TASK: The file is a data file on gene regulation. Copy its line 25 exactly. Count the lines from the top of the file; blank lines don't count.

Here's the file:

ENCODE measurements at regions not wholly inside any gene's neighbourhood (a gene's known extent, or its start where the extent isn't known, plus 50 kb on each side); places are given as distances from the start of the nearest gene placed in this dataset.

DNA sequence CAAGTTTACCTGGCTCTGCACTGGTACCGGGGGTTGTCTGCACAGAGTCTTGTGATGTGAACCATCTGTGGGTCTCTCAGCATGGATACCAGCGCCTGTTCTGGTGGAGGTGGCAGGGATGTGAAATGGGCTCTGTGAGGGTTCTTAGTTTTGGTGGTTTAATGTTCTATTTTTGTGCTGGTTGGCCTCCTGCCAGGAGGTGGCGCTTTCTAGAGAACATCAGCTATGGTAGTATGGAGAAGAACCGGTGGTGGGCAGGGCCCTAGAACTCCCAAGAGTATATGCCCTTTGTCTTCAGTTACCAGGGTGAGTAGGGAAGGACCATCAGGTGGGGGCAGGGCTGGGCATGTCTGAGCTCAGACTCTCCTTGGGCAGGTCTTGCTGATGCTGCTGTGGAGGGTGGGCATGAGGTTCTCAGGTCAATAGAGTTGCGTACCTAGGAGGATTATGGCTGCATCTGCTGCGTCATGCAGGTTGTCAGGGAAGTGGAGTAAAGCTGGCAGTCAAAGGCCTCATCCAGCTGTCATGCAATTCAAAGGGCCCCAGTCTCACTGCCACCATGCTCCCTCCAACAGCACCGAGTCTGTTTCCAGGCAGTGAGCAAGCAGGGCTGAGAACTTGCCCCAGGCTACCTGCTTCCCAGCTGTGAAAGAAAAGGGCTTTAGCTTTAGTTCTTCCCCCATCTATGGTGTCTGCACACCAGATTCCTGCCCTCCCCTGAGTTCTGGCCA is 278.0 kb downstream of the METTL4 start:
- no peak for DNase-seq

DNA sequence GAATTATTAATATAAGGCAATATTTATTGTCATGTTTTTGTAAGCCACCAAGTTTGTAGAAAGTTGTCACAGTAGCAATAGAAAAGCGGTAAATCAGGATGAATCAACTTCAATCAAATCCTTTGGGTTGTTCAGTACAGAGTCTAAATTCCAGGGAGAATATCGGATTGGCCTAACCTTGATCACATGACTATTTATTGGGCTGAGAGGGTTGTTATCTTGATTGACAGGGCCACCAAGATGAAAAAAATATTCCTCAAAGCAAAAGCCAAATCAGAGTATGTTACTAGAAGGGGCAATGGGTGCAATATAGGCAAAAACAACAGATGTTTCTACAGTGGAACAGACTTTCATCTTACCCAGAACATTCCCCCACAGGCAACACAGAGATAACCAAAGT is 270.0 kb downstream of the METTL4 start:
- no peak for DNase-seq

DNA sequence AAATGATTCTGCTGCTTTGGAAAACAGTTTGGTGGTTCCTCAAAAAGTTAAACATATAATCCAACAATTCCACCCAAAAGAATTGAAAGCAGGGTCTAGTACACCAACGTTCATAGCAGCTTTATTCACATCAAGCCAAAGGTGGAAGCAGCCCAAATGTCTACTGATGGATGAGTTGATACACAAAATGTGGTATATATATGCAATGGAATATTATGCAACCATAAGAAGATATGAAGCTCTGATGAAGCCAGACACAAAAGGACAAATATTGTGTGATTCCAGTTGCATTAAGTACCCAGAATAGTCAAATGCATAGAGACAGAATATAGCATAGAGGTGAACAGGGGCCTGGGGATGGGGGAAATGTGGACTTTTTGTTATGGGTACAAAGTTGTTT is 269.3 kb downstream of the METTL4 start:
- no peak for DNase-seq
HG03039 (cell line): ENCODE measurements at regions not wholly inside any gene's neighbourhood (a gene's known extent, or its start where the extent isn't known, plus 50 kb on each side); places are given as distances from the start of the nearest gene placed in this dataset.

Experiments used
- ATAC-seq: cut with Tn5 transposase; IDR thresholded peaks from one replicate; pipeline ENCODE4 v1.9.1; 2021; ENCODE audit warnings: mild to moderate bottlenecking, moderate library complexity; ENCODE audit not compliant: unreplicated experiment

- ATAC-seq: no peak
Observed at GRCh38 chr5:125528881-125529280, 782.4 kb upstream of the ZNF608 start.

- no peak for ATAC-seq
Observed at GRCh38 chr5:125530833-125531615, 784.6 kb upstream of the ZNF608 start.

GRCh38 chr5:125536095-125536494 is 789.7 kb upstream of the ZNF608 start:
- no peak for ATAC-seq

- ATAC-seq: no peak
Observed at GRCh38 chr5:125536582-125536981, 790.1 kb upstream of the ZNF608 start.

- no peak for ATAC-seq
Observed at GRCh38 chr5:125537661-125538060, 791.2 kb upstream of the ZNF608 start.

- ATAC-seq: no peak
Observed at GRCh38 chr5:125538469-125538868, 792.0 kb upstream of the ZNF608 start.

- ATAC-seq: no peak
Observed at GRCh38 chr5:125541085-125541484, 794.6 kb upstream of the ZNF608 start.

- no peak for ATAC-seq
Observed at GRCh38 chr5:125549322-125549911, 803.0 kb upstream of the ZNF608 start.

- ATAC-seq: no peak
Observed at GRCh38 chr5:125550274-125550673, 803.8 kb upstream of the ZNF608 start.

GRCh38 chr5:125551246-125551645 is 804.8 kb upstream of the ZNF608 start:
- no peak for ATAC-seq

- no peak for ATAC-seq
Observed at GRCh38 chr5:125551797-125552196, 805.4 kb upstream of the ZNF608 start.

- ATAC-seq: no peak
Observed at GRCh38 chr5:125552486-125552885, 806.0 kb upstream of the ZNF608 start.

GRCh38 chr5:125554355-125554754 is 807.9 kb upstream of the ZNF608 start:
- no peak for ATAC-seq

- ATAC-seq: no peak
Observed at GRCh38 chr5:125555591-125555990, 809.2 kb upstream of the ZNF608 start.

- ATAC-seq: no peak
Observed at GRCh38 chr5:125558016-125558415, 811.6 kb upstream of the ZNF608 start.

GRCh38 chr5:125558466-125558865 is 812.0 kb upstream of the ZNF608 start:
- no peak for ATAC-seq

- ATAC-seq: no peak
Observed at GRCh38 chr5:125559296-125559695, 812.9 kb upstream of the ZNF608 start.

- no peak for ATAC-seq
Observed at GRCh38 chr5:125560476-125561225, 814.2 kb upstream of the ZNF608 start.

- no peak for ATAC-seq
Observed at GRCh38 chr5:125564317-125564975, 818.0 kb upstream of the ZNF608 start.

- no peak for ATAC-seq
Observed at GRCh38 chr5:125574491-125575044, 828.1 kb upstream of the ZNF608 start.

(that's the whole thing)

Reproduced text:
- no peak for ATAC-seq